One short I really enjoy is "Big Boy" film Helter Skelter. The penultimate entry in a series of shorts, Malcom Sebastian stared as a young kid who gets into trouble. Adorable and with a lot of screen presence, Sebastian and the dog who costars with him are a great pair and it makes for a funny short. It's basically an extended chase scene, but a very enjoyable chase scene that's tightly scripted. Watching the white dog get covered in ashes, cleaned, and then covered again and again was a great running gag and the fact that they worked it in so many times was pretty impressive. Unfortunately the first reel is lost but the second one is presented here with a quick title card to bring viewers up to date with what they missed.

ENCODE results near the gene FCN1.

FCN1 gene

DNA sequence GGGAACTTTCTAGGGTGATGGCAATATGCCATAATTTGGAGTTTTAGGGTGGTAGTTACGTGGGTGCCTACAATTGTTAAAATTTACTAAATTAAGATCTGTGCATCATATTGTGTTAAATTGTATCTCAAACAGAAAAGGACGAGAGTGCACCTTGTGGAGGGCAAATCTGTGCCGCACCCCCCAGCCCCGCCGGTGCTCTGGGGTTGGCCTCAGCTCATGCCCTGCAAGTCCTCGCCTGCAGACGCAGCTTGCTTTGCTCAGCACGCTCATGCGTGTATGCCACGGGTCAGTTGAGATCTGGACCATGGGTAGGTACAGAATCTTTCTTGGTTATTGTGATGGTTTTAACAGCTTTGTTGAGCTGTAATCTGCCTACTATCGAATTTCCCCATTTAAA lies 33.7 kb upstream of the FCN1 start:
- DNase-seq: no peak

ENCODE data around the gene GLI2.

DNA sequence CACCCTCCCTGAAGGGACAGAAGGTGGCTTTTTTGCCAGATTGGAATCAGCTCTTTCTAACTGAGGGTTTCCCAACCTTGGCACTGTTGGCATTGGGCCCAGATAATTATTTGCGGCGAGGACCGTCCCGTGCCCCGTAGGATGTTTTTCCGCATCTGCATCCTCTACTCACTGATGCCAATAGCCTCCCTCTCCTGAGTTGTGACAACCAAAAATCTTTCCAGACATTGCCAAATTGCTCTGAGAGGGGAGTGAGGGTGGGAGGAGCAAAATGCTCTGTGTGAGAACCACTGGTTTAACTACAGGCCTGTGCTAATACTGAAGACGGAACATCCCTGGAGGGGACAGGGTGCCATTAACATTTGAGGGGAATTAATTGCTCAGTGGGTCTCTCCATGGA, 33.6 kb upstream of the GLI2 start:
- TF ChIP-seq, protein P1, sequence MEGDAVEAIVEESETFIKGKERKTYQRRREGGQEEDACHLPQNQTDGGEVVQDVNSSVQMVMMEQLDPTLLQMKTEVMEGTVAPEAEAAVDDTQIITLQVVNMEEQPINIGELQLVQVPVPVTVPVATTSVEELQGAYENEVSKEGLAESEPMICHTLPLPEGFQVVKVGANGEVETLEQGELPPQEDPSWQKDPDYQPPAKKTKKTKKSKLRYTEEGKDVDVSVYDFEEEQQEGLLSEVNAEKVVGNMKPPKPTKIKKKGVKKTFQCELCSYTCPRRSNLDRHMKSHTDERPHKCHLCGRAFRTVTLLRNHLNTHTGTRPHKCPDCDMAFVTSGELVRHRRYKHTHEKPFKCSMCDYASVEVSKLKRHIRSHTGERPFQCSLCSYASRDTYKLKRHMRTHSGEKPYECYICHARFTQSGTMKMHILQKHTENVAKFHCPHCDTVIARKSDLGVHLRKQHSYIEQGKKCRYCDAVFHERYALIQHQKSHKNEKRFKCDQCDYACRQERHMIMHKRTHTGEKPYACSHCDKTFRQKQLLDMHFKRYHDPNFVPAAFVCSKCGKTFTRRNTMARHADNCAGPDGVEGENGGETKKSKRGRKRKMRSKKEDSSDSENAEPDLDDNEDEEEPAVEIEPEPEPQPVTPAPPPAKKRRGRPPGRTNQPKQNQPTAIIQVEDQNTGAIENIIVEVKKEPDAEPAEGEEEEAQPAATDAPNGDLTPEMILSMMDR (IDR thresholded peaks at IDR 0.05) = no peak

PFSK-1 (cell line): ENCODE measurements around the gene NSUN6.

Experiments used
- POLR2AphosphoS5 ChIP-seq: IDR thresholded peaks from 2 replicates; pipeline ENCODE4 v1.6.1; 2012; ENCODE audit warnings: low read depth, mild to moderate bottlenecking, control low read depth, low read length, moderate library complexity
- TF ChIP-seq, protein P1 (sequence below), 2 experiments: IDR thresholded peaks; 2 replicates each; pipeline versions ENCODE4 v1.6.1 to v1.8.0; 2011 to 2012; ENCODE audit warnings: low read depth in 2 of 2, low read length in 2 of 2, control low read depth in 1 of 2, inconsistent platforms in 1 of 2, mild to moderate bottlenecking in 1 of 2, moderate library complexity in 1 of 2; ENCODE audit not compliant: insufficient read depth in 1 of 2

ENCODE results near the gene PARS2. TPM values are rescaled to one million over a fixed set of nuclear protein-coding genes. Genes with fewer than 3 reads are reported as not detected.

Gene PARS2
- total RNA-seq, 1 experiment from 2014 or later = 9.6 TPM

Another short that's worth seeking out is Sherlock's Home, an entry in the Telephone Girl series revolving around two roommates (Alberta Vaughn and Gertrude Short) who run the switchboard at a fancy hotel. In this installment (the fourth in the series) a prize fighter takes a shine to Alberta and tries to woo her with a trip to the beach and ring-side seats to his next fight. She's not interested however, and that just makes the champ even more determined. It's a nice comedy that worked well and was fun to watch.